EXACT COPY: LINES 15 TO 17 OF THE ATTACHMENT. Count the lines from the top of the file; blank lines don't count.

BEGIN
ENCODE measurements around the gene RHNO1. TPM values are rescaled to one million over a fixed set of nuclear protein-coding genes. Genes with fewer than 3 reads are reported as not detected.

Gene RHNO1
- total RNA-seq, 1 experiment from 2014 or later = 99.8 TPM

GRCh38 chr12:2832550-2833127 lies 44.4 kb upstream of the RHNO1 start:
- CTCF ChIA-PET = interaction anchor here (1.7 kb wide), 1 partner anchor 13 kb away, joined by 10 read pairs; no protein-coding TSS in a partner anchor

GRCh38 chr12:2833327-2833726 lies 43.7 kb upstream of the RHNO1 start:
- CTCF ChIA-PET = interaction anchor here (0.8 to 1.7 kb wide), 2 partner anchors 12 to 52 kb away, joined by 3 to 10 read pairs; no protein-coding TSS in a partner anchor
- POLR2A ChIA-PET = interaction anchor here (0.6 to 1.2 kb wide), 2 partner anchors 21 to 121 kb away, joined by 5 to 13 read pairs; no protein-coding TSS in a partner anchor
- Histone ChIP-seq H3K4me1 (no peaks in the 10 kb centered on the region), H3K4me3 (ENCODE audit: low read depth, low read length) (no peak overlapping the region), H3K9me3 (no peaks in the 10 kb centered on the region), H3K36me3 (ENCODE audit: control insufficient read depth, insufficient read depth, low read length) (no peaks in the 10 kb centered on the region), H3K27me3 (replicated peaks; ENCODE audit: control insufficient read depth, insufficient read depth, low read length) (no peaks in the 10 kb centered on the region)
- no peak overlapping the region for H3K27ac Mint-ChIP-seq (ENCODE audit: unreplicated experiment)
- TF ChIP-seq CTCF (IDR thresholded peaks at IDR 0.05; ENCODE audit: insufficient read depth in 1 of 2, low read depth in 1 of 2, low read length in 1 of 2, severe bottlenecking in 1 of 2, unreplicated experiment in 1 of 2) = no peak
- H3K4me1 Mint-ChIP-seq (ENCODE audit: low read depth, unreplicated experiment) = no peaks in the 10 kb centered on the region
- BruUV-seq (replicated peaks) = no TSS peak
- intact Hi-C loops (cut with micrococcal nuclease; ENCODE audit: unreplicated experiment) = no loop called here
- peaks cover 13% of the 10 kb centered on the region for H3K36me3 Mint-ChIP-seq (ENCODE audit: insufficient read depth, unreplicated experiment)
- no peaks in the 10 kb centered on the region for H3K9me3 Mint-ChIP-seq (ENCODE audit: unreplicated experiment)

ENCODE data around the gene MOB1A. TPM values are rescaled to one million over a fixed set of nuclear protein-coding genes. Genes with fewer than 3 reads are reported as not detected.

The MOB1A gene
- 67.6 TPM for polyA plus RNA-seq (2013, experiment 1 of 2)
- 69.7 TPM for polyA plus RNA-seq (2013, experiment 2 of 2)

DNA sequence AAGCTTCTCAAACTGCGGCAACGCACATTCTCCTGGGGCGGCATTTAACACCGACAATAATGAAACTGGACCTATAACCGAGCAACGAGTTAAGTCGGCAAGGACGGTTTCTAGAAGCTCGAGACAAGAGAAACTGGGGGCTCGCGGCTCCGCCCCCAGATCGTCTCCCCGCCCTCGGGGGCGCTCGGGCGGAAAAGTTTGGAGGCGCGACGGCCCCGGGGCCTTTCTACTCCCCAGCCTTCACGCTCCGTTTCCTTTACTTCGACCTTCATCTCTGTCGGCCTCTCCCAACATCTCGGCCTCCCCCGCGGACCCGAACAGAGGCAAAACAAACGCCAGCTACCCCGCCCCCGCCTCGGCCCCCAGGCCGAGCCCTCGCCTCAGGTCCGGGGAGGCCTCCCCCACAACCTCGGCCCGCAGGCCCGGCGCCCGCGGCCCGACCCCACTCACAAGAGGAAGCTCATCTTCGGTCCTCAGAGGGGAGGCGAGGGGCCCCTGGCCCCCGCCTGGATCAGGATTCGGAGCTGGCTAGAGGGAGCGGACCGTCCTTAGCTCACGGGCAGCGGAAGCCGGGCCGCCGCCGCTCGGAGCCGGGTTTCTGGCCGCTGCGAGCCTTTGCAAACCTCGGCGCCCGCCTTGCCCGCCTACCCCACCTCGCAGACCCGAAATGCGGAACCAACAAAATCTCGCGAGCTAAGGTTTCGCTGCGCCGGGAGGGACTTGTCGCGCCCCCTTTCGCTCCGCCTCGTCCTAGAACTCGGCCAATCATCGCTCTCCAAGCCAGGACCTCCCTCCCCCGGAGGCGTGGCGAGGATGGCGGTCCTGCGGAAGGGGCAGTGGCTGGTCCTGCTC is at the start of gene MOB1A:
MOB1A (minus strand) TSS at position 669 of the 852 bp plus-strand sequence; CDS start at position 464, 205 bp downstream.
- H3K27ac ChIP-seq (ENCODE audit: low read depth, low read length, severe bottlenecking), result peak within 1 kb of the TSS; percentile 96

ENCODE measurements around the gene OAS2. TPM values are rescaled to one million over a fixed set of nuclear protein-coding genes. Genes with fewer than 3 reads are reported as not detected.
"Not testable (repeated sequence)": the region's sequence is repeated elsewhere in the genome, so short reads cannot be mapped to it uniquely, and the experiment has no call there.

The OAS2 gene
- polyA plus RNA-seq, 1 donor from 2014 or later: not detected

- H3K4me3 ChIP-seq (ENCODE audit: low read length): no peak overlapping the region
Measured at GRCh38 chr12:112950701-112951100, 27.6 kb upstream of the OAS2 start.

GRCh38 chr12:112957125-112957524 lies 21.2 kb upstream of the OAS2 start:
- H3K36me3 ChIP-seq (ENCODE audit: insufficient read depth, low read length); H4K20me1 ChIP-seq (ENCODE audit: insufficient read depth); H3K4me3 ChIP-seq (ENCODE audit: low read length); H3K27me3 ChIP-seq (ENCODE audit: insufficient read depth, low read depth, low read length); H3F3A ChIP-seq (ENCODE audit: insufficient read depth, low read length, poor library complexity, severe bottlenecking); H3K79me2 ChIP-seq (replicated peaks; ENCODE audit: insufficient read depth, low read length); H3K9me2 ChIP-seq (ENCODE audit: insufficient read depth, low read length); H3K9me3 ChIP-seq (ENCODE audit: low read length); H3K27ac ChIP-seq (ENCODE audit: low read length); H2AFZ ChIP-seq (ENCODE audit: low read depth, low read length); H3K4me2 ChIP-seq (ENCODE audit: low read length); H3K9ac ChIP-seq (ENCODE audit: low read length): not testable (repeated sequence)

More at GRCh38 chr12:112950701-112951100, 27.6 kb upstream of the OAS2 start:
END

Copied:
- peaks cover 13% of the 10 kb centered on the region for H3K36me3 Mint-ChIP-seq (ENCODE audit: insufficient read depth, unreplicated experiment)
- no peaks in the 10 kb centered on the region for H3K9me3 Mint-ChIP-seq (ENCODE audit: unreplicated experiment)

ENCODE data around the gene MOB1A. TPM values are rescaled to one million over a fixed set of nuclear protein-coding genes. Genes with fewer than 3 reads are reported as not detected.